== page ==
State regulators vote to increase storage at Aliso Canyon amidst public outcry – Orange County Register

State regulators voted unanimously on Thursday, Aug. 31 to permit Southern California Gas Co. to dramatically increase the amount of natural gas the company stores underground in Aliso Canyon, citing concerns about energy reliability in the winter.

The California Public Utilities Commission (CPUC), on a 5-0 vote, agreed to allow up to 68.6 billion cubic feet of natural gas be stored at the underground facility. The current limit is 41.1 billion cubic feet.

It was third time in three years that San Fernando Valley residents, prominent environmentalists and elected officials urged state regulators to reject SoCalGas’ proposals to expand the controversial underground storage field, the site of a devastating 2015 gas leak that drove 8,000 families from their homes.

The CPUC commissioners have voted each time in favor of increasing the facility’s size.

“This decision is not about using more natural gas or allowing the use of more natural gas,” said CPUC President Alice Reynolds before she voted to expand the storage on Thursday.

“It’s about storing natural gas inside California in preparation for the winter,” she said. “This decision is being considered while we together with other state agencies are working with urgency on the challenge of reducing reliance on natural gas throughout the state.”

CPUC Commissioner Karen Douglas acknowledged “deep concerns” from residents who live near Aliso Canyon, saying she hopes residents will remain engaged as the CPUC seeks to reduce or eliminate the facility.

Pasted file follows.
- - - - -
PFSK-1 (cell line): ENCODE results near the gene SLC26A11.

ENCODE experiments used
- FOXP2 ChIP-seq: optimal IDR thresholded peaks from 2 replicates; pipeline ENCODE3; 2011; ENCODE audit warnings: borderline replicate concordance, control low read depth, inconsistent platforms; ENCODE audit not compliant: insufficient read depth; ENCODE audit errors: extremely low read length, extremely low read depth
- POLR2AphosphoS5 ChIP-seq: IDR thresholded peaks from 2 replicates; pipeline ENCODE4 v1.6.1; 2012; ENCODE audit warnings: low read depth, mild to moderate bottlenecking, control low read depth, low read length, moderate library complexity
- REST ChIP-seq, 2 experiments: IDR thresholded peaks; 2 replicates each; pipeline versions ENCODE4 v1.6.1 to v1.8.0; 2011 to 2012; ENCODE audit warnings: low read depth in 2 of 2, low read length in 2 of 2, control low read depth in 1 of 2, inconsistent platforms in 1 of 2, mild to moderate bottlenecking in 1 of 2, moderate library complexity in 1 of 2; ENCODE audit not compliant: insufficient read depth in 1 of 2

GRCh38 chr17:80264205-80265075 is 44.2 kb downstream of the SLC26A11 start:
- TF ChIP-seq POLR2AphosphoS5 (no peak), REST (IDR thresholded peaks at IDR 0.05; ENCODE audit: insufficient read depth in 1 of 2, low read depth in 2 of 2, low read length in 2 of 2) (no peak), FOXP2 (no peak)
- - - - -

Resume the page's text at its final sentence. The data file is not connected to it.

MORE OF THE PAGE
Dozens of San Fernando Valley residents and residents from other areas called in to the hearing and cited health concerns.

Porter Ranch resident Patty Glueck told the commission that she and her neighbors near Aliso Canyon are weary of worrying about “the next earthquake, the next fire, the next time you go to a doctor to hear that you have cancer — and this is what we’re facing on a daily basis. We are sacrificing ourselves so that SoCalGas can enrich their pockets.”

During the 2015 leak from the underground gas storage facility at Aliso Canyon, many area residents were sickened by fumes and forced to flee.

More than 100,000 tons of methane was released into the atmosphere during the leak, an amount so vast that it was equivalent to one-quarter of Los Angeles’ annual methane pollution.

In 2021, SoCalGas and its parent company, Sempra Energy, agreed to pay up to $1.8 billion in settlements to more than 35,000 victims of the massive leak.

Administrators with the CPUC, which oversees operations at the field, proposed in July to increase the allowed storage at Aliso Canyon to 68.6 billion cubic feet.

Opponents included environmentalists and residents, many of whom fled their homes during the 2015 leak as the gas company struggled to plug the leak. It took SoCalGas nearly four months to plug it, as families lived in hotels and evacuation centers.

Save Porter Ranch President and cofounder Matt Pakucko speaks at the intersection of Tampa Ave and Rinaldi St Tuesday, Aug 22, during a rally to urge California Governor Newsom to shut down the Aliso Canyon natural gas storage well. (Photo by Hans Gutknecht, Los Angeles Daily News/SCNG)

Many critics fear that Aliso Canyon is still not safe enough to be surrounded by homes.

A letter from U.S. Senator Diane Feinstein to California Gov. Gavin Newsom last month cited data from the Southern California AQMD showing that in 2021 the SoCalGas facility released 298 pounds of benzene, about 2,555 pounds of formaldehyde, 255 pounds of trichloroethylene and 226 pounds of methanol.